King Naga Morich “Raja Mirch”
Species: Capsicum chinense [Hybrid]
Scoville Heat Units: 1,041,427 SHU
Heat Category: Super Hot
Origin: Nagaland, India
Flavour: A mildly sweet and typically hot naga flavour.
Background: This plant is a heavy producer of the widest and heaviest blood red pods in the naga family. A relatively new variety, so stability is uncertain meaning it will occasionally produce Black Naga pods.
A truly exotic organic crop from the hilly state of Nagaland renders a fiery experience of massive proportion! Nagaland’s interesting folklore mentions Chüdi (Angami language, “King of Hotness”) and Chaibe (Zeliangrong language, “Leader/Chieftain”) – the regional titles conferred on the famed Naga mircha holding it in great esteem.
The traditional Naga chilli is considered to be a variant of the renowned bhut jolokia (meaning ghost chilli/pepper). Locals say that bhut jolokia was used in warfare because of its hotness. It is said that the chilli is so hot that Indian soldiers deployed in this region used to hang a bunch of it outside their tent to protect themselves from wild animals and possible ambushes. The pungency and strong aroma of bhut jolokia used to send the unwanted visitors packing. A small trace of the chilli also used to be added in the food to improve the blood circulation of the soldiers posted in colder regions.
Naga chilli or Raja mircha is an indigenous crop of Nagaland believed to have originated from Zeliangrong area of Nagaland and is extensively grown in Peren, Mon, Kohima and Dimapur. The Naga mircha is small in size taking on a brilliant red colour when mature. The crop is very sensitive to weather conditions and needs to be grown in soil that has the right quantity of water for them to germinate and the appropriate amount of sun rays to attain their flaming best.
Cultivation of Naga chilli thrives best in and around bamboo and banana plantations and in lands that have been used for cultivation for decades. The bamboo fields are slashed and burned before cultivation as this technique will ensure optimum soil quality and higher degree of hotness in the chillies.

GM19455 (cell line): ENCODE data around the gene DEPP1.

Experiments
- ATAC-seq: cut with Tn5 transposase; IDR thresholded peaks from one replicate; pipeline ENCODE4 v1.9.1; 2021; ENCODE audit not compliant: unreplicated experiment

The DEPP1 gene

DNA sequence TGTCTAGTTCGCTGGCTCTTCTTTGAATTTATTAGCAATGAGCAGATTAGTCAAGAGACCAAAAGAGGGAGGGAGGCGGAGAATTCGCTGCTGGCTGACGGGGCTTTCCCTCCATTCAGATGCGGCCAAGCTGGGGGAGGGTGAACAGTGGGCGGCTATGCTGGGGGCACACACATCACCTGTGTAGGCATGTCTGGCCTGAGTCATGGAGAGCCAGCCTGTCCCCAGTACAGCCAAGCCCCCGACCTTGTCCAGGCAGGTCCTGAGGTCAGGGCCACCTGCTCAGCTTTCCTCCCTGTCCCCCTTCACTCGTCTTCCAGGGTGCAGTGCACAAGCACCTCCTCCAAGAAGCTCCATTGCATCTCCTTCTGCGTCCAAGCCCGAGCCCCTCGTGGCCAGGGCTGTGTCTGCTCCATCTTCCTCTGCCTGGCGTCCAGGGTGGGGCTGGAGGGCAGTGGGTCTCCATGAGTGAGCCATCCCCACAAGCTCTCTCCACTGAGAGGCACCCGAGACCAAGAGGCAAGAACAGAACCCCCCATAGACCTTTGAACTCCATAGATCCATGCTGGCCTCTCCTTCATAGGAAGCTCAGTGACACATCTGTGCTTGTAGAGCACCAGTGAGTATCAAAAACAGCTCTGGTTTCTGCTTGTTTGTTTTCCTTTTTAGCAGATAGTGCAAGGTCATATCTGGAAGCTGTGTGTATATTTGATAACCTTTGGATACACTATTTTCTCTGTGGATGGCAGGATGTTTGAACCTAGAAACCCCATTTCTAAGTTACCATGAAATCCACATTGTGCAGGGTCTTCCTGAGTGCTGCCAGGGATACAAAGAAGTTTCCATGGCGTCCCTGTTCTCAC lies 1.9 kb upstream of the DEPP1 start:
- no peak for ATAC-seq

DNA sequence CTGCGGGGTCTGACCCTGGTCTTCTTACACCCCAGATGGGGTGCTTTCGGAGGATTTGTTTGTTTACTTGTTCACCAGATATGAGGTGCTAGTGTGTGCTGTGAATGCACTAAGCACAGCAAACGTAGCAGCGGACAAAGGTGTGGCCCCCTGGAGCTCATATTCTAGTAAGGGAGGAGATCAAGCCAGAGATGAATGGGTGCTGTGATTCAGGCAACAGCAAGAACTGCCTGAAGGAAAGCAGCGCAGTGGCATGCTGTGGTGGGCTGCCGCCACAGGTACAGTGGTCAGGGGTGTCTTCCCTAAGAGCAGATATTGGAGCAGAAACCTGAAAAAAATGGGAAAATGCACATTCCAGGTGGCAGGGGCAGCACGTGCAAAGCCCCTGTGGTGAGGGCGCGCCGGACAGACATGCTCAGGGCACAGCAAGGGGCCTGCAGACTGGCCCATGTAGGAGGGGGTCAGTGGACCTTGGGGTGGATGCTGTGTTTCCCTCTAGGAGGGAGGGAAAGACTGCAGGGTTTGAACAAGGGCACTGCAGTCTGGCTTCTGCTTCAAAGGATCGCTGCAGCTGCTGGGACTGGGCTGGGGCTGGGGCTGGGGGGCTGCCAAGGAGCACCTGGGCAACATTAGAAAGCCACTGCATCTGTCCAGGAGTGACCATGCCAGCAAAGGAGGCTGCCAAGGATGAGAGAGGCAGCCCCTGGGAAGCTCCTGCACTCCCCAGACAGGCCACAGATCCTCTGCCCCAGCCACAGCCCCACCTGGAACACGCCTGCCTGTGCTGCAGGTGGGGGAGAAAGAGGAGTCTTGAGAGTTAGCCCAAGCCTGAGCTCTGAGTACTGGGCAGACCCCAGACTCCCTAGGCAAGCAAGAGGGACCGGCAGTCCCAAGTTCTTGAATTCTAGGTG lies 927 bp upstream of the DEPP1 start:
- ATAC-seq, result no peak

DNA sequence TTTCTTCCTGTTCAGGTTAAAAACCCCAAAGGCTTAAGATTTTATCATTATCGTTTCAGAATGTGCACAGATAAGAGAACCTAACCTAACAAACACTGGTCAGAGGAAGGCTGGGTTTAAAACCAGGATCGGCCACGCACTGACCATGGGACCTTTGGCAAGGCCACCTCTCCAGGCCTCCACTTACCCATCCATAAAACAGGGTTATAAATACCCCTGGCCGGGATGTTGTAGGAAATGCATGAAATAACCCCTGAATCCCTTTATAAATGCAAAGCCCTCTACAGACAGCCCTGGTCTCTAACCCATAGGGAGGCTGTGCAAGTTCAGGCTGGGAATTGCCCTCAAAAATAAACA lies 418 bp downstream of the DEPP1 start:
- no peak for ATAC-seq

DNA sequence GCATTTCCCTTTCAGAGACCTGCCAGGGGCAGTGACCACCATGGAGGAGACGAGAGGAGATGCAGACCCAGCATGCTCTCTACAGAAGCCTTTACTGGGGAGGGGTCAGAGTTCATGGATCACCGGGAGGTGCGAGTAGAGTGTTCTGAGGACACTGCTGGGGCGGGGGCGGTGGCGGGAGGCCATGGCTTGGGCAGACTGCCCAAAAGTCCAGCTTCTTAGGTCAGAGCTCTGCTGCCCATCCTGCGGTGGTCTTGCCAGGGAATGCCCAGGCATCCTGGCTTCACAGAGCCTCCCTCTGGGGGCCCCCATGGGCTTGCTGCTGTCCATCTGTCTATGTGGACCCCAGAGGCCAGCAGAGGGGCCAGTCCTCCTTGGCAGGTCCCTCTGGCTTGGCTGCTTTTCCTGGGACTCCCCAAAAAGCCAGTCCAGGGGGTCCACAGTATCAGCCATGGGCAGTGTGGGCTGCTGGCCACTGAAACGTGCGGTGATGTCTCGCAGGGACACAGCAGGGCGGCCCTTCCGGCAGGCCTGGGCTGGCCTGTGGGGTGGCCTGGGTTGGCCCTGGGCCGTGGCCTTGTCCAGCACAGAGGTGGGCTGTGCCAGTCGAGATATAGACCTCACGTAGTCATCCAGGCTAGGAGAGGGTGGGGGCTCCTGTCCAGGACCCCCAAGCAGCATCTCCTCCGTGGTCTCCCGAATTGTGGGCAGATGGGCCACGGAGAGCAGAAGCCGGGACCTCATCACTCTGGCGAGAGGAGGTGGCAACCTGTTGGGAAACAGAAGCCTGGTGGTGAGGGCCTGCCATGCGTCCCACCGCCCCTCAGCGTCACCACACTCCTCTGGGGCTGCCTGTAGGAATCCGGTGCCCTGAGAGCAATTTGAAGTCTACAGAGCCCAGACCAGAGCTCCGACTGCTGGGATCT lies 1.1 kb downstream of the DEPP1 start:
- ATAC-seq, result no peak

The chillies are generally dried in the sun after which they are either frozen or smoked for preservation. Normally, the stalks of the chillies are broken before preservation as it will preserve green chilli and red chilli for a longer time. A pinch of asafoetida or a little groundnut oil is added to retain the colour of the chilli.
The chilli has an appealing aroma and distinctive pungency and is consumed either in the fresh or dried form in every Naga household. The chillies are sometimes processed and also made into pickles and sold locally. It is considered to be one of the hottest chillies in the world clocking in over 10,00,000 SHUs on the Scoville scale for pungency.
Naga mircha has high levels of capsaicin and is abundantly used in pharmaceuticals and cosmetics like pain balms, skin ointments and prickly heat powder. Tribal community have been using it as an insect repellent and an antivenom.
As Nagaland is actively into organic farming, efforts and various new innovative techniques are being promoted to increase the area under cultivation to match the increasing demands. As per the current records, over twenty lakh Naga natives are the primary consumers and growers of this chilli. The Naga mircha fetches about Rs 2,000 – Rs 2,400 per kg within India. The Department of Horticulture also sponsors the Naga chilli eating competition every year coinciding with the Hornbill Festival to give curious visitors a chance to experience the fire burst in their mouth!
The fiery hot Naga mircha received the Geographical Indication Tag (GI) in 2007.